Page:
Timely implementation of good ideas is the key to reducing India’s misery index
The second tranche (a portion of something, especially money) of relief announced by Union finance minister Nirmala Sitharaman yesterday seeks to address the problem the poor have faced in accessing food during the pandemic. Government will bear the Rs 3,500 crore cost of distributing eight lakh tonnes of wheat and rice and 50,000 tonnes of chana dal in the next two months. The scenes witnessed in India over the last two months call for a lot of such relief. No other country’s lockdown has seen masses of citizens walking for tens and hundreds of kilometres on foot because they have lost work and there is no public transport to take them to their native places, where they hope to find a more reliable supply of food and shelter.
But beyond immediate measures there is a crying need for structural solutions that prevent the recurrence of the same misery on the same scale. In this regard it is welcome that the government will be expediting (speed up) the portability of ration cards under the One Nation One Card scheme. A major reason for the current distress is that citizens have not been able to avail their ration entitlements where they are, which is far from the specific fair price shop in the specific locality assigned to the cardholder. Locking welfare provisions to a fixed address for the citizen, presuming that this is where they must live and work, takes no account of the pull of the better opportunity wherever that might be.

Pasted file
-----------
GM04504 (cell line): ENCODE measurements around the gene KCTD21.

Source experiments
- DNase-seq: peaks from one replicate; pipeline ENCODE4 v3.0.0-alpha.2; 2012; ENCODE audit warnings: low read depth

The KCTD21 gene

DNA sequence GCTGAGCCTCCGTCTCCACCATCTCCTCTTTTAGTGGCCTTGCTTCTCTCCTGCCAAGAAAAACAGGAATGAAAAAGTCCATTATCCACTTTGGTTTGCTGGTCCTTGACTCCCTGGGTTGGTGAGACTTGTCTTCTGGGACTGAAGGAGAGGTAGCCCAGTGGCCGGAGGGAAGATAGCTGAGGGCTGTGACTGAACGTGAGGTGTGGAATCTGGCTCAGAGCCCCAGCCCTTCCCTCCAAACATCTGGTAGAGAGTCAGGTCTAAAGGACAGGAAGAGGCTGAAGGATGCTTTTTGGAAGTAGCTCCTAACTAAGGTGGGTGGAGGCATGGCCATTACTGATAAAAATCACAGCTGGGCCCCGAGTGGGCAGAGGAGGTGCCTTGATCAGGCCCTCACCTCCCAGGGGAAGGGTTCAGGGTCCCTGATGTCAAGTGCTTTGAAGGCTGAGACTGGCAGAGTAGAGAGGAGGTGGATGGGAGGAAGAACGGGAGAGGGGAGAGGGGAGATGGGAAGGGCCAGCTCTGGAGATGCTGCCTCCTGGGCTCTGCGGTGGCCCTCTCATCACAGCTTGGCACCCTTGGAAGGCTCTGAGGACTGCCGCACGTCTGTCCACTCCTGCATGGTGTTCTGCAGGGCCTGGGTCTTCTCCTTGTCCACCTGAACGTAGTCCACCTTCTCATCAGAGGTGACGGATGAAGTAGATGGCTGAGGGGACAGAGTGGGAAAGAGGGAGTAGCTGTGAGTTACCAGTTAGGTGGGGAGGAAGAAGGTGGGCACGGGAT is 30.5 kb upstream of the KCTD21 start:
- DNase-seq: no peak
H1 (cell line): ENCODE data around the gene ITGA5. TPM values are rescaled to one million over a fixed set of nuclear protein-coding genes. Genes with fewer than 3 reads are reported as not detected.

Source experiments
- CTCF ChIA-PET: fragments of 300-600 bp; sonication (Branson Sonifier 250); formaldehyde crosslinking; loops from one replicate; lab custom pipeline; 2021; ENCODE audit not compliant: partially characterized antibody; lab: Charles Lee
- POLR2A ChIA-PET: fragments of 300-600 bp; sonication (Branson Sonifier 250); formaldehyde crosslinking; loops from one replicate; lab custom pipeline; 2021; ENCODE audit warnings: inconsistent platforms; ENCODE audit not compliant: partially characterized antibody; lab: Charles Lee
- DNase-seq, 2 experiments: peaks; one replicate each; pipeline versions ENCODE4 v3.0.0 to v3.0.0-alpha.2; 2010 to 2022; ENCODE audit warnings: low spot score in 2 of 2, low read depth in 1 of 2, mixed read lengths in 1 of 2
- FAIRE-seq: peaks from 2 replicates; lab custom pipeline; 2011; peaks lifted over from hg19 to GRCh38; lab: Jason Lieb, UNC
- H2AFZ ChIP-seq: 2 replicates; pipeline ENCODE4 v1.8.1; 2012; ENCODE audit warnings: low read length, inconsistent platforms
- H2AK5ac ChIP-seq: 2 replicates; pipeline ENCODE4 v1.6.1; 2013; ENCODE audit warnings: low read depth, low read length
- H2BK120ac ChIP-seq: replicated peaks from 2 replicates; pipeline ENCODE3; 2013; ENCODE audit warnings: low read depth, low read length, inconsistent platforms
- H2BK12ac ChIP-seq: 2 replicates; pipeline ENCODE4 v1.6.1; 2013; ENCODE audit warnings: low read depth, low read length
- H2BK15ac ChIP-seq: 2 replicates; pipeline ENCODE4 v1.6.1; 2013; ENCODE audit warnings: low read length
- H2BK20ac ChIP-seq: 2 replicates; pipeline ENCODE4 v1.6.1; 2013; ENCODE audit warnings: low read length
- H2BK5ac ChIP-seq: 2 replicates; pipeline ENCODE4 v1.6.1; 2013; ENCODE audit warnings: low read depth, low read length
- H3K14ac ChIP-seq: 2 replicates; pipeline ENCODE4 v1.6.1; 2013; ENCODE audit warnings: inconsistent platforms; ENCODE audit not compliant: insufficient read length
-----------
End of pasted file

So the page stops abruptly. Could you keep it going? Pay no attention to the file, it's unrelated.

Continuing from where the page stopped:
Ration card portability is a UPA era idea and the Modi government has been working on operationalizing it for two years. Slow implementation of good ideas is India’s bane. On top of this, there remains the question of those who do not have a ration card at all.